Deborah Smith's top Korean books in translation for 2017
We're proud to be publishing Bandi's The Accusation this month, the only known fiction to have left North Korea's totalitarian regime. Translated by the brilliant Deborah Smith, who also translated Han Kang's Man Booker International award winning The Vegetarian, the stories give a fascinating and moving insight into life in North Korea. We asked Deborah to share her top tips for Korean literature in 2017.
Right now, translations of Korean literature are flourishing on both sides of the Atlantic – and from both sides of the border, with this month's publication of The Accusation, written in secret by pseudonymous North Korean author Bandi, which I translated for Serpent's Tail. Here's some personal highlights from the current crop, necessarily subjective and biased:
One Hundred Shadows by Hwang Jungeun (Tilted Axis): An obliquely fantastical, hard-edged novel set in a slum electronics market in central Seoul where the tentative relationship between two young college drop-outs is threatened by a strange development – the shadows of the slum's inhabitants have started to 'rise'. This award-winning debut came highly recommended by Han Kang, who kindly gave us an introduction, and was translated with great poise by Jung Yewon.
I'm Okay, I'm Pig! by Kim Hyesoon (Bloodaxe): With her radical embodiment of the 'female grotesque', bursting at the seams with violence, decay and death, Kim is at the forefront of the feminist project to oppose the literary and linguistic conventions through which men have dominated Korean poetry. Don Mee Choi is the perfect match as her translator, an equally skilled and daring poet in her own right.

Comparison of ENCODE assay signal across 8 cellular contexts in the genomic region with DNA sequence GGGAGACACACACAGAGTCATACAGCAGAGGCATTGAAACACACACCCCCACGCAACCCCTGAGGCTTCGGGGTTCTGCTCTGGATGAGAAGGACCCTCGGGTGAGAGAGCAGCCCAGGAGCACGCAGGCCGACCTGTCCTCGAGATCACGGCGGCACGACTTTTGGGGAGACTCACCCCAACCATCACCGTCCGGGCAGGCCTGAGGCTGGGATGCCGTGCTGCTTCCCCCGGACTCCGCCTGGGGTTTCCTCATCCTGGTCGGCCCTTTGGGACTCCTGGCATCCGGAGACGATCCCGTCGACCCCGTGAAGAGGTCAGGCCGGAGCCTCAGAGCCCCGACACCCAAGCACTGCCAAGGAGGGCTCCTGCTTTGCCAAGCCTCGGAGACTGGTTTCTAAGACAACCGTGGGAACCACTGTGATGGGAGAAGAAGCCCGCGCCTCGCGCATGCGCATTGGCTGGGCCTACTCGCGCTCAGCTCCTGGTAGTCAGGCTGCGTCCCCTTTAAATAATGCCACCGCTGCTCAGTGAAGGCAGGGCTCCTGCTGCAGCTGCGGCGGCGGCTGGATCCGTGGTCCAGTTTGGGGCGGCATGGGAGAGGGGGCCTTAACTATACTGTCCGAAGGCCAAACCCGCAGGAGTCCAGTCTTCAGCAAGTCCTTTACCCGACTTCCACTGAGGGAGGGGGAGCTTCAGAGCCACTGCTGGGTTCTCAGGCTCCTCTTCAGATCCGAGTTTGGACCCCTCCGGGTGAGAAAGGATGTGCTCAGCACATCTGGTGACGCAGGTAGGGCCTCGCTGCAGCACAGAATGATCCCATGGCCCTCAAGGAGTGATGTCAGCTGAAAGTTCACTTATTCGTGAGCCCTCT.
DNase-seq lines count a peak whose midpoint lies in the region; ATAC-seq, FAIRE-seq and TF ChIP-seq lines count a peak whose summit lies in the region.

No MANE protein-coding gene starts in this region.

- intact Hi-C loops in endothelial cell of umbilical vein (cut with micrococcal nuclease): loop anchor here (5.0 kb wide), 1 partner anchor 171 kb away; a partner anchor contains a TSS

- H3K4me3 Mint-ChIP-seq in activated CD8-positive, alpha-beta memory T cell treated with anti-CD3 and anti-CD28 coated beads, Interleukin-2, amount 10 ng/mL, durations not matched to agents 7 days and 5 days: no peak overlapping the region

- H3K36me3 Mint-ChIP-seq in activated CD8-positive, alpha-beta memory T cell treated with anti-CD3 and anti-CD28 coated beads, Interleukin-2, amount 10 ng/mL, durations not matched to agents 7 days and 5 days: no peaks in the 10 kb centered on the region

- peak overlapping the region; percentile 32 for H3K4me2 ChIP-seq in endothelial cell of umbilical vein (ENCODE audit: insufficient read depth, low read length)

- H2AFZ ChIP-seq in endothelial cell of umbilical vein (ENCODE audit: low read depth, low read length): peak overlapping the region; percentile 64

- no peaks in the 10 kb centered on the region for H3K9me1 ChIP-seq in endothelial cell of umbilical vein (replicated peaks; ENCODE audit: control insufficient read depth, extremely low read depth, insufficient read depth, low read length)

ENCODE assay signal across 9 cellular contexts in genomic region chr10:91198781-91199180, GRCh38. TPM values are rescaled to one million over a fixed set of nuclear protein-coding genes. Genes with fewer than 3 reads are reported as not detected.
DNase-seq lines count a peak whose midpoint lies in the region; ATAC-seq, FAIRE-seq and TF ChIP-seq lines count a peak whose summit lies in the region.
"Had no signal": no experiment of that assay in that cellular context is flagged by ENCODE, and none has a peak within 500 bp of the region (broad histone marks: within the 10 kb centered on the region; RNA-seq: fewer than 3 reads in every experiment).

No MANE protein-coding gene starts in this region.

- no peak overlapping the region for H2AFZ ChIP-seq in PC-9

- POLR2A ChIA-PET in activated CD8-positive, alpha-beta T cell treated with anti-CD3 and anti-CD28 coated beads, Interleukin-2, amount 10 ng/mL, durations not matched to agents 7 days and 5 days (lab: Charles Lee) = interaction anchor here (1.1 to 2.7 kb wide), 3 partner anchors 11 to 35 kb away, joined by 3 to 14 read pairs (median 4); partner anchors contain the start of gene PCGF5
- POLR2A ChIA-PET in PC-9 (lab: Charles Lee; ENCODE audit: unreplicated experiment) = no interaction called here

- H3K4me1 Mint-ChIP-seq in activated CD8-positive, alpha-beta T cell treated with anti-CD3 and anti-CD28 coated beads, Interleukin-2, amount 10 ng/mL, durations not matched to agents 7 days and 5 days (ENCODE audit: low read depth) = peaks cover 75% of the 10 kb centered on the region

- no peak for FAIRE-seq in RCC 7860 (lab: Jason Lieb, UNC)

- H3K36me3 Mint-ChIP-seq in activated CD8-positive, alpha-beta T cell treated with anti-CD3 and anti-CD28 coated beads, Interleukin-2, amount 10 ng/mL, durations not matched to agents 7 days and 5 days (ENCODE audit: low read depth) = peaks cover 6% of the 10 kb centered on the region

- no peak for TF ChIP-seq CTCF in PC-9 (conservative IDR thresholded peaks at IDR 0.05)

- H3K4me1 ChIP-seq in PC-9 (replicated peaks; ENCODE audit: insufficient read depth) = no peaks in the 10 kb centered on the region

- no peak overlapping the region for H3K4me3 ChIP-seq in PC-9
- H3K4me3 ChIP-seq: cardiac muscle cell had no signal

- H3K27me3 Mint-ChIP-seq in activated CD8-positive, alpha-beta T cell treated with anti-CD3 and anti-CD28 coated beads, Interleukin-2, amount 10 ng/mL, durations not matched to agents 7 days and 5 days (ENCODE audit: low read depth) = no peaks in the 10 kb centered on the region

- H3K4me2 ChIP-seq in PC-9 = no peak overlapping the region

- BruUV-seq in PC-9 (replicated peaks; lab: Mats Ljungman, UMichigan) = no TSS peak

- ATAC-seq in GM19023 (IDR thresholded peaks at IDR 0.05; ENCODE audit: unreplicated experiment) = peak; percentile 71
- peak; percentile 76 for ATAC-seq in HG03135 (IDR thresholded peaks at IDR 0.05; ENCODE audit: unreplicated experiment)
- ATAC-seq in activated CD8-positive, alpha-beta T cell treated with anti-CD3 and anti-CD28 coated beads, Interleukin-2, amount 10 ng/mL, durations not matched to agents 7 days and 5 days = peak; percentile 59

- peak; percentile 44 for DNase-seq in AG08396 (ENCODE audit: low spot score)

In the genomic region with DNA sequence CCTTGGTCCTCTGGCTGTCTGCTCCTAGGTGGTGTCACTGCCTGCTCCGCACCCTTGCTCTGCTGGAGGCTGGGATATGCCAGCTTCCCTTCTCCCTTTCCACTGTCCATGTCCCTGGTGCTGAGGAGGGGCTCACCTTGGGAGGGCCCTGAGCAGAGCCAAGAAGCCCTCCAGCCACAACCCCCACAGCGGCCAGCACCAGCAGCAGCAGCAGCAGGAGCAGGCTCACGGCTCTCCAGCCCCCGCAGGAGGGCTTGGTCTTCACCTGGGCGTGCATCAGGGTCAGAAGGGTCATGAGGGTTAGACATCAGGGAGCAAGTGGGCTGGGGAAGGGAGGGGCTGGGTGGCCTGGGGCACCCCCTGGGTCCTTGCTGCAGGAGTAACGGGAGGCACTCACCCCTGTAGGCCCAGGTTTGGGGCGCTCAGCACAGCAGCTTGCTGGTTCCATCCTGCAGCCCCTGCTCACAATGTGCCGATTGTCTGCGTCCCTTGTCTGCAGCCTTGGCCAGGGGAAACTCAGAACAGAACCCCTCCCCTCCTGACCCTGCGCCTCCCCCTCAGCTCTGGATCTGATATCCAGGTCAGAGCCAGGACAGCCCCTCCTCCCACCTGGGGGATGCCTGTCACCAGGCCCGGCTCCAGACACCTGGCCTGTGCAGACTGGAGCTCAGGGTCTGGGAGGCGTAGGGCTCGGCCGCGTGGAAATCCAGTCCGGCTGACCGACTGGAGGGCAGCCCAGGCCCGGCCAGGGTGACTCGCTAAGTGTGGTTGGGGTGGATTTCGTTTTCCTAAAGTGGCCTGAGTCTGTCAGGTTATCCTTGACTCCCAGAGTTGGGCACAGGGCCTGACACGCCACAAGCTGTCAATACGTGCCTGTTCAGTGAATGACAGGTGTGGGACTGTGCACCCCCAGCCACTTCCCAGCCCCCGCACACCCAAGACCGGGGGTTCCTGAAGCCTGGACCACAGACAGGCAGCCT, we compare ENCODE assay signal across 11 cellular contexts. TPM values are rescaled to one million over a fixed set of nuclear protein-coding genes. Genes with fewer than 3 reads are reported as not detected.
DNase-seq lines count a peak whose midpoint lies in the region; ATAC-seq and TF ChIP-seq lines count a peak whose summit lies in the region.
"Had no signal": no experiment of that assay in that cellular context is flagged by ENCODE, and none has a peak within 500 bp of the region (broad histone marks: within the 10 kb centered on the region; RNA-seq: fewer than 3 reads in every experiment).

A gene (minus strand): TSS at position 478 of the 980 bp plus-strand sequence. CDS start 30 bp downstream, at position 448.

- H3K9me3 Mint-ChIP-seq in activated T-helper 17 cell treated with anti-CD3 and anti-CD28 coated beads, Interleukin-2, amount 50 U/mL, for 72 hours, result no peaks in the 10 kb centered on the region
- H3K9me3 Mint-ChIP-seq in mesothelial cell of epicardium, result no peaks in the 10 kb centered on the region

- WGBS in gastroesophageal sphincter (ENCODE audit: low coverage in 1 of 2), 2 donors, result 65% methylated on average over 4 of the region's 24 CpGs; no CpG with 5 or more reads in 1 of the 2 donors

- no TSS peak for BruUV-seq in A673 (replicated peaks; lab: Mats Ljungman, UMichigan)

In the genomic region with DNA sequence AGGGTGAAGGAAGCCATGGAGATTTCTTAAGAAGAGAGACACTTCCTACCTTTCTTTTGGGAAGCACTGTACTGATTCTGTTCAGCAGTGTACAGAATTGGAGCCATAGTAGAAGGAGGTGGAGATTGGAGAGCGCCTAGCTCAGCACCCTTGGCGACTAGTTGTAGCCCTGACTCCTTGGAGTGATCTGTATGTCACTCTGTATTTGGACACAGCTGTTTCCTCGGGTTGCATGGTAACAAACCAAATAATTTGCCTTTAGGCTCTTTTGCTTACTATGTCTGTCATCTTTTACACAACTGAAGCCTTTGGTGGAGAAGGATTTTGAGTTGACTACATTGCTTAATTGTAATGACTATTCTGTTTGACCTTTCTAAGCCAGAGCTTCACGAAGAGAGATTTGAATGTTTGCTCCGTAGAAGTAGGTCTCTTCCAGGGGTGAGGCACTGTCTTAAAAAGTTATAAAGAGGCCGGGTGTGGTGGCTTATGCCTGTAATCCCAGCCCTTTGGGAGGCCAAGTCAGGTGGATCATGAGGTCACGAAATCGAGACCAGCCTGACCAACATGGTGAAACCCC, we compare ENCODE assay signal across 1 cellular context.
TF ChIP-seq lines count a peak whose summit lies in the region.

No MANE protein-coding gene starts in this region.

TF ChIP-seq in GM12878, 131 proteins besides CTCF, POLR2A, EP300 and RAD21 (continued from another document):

Familiar Things by Hwang Sok-yong (Scribe): Hwang Sok-yong is one of South Korea's foremost writers, a powerful voice for society's marginalised, and Sora Kim-Russell's translations never falter. This novel, set on a landfill site on the outskirts of Seoul and told through the perspective of fourteen year old Bugeye, is an attempt to recall and rescue what the 'progress' of modernity discards.
The Impossible Fairy Tale by Han Yujoo (Tilted Axis): This dark, disturbing tale of classroom cruelty shifts into a metafictional examination of authorial – and thereby societal – responsibility, its wordplay impressively rendered by translator Janet Hong. A Thomas Bernhard aficionado who translates Geoff Dyer and Michael Ondaatje into Korean alongside running her own micropress, Han is an exciting talent – I couldn't wait to snap this up for publication.
Recitation by Bae Suah (Deep Vellum): Han Kang's only rival for my affections, the list of authors Bae translates into Korean gives you an idea of her affinities: Sebald, Pessoa, Lispector. Recitation is her masterpiece, the story of a ‘recitation actor’ turned nomadic wanderer told to a chorus of Korean emigrants, interspersed with riffs on mother tongues, shamanism, and statelessness, with cultural references ranging from Apuleius to Total Recall.
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